|Photo by Anssi Koskinen from Turku, Finland|
It is now exactly two years since the History Girls began, on 1st July 2011! In that time we've had over half a million hits, almost twice as many from the US as from the UK, where most of us live. Hello to our 74 Followers in Russia and 52 in the Netherlands.
The most hits ever (over 12,000) have been for Leslie Wilson's post on Maria von Maltzen on 23rd July last year. There have been nearly 750 posts. History Girls have come and gone. We've even had some History Boys as guests, starting with Kevin Crossley-Holland; our guest for July (29th) will be Tudor historian John Guy.
High spots have included Hilary Mantel on the publication day of Bring up the Bodies last year and posts from Tracy Chevalier and Ian Mortimer. We are proud to cover both fiction and non-fiction.
We had to disable Anonymous Comments, since they were getting to be a real pain for Admins to monitor and remove. We hope this hasn't proved a problem for those wanting to comment.
We joined Twitter, as @history_girls and have reached 2,000 Followers. And we have a Facebook page.
So a very good couple of years and we are still going strong! As a birthday game, as many of us as possible are going to play Time Machine.
Here's how in works. Ian Mortimer has writte two very successful non-fiction titles called The Time-Traveller's Guide to the Middle Ages and the TTG to Elizabethan England, of which there has been a television version recently.
So you need to enter the special History Girls Time Machine, twiddle a few dials to make it look scientific and take yourself back to whatever time and place you prefer. Tell us why and what your sensations are - good and bad.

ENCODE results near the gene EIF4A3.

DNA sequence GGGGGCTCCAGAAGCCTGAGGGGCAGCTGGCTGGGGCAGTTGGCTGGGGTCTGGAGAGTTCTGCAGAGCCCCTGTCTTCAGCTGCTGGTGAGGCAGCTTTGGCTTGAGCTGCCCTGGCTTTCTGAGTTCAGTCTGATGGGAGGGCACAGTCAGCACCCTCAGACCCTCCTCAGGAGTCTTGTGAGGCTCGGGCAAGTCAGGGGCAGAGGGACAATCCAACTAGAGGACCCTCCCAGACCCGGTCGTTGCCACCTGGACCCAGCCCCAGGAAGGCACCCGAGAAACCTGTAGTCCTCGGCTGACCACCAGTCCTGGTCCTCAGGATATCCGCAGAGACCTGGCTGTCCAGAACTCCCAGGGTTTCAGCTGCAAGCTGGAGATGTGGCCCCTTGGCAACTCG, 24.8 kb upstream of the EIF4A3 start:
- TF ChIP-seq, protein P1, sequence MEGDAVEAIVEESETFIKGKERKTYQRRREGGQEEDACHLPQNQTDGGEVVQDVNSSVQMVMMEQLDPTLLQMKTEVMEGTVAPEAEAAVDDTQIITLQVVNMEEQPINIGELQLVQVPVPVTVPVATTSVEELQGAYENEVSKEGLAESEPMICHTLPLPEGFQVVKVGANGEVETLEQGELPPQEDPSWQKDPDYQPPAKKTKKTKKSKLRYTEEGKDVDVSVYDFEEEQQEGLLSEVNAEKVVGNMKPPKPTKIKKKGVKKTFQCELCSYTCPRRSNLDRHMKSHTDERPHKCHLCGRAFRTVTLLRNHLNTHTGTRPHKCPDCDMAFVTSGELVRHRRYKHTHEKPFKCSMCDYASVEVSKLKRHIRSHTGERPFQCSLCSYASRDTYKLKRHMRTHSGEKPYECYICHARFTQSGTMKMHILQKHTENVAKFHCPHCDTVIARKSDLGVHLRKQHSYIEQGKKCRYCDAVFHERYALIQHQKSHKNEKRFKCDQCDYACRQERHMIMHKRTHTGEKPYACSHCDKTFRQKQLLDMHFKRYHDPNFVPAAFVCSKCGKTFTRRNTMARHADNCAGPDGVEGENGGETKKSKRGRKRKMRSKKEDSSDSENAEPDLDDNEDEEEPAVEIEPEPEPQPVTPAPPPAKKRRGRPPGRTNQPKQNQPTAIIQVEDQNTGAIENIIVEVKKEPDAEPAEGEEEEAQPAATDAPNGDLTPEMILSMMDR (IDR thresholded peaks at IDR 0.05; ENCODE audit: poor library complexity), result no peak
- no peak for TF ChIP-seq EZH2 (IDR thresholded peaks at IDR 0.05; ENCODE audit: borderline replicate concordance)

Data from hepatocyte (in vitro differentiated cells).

I'm going to start us off by setting the dial to Florence, Italy in 1503. I have spent a lot of time there already, researching my novel David, about Michelangelo's statue, so it will be interesting to see how the reality measures up.
I think I should have specified a month. It's cold and rainy and I was hoping to get away from the UK's miserable attempt at summer! The first thing I notice is the noise: hoofbeats, harness, the clanking of swords, market traders calling out their wares and - since I must have arrived at midday - the sound of bells from hundreds of church campaniles.
|Photo by sailko|
I recognise myself to be near the Duomo of Santa Maria dei Fiori, which was as much a landmark then as it is now. If I climb Giotto's elegant Campanile the view below will be much the same as it is today. But I have vertigo, so I think instead I will walk behind the cluster of chapels under Brunelleschi's mighty Cupola and visit the Operai del Duomo.
My clothes are attracting a great deal of interest or maybe it's my short red hair? I'm hoping to see if Michelangelo will let me into his improvised workshop to see the David but he is such a bear, even at 28, that I don't fancy my chances ....
Oh wait - we seem to have had a power cut. Back to the present. Now it's someone else's turn to step into the machine.
My turn, I think, Mary! And I'm on a Viking merchant ship, a knarr, and of course it's midsummer with its long days and short nights, the middle of 'Sun-month'. There's a beautiful blue sky and a light wind: perfect sailing weather. We're tacking up a Danish fjord, with a cargo of greasy, strong-smelling fleeces rolled in the open hold. The square brown sail towers over me, and I can hear the chuckle and truckle of the water running along the sides of the ship and under the bottom boards.
We're getting too close to shore on the port side. The captain, Thorstein, a thick-set man of perhaps thirty-five, calls to his crew to change the tack. The sail takes on a life of its own, flapping, billowing. "Haul!" The yard comes around, the man on the braces hauls down and fastens the sheet to the tack stick, and we've changed direction and are heading back across the fjord on the new tack.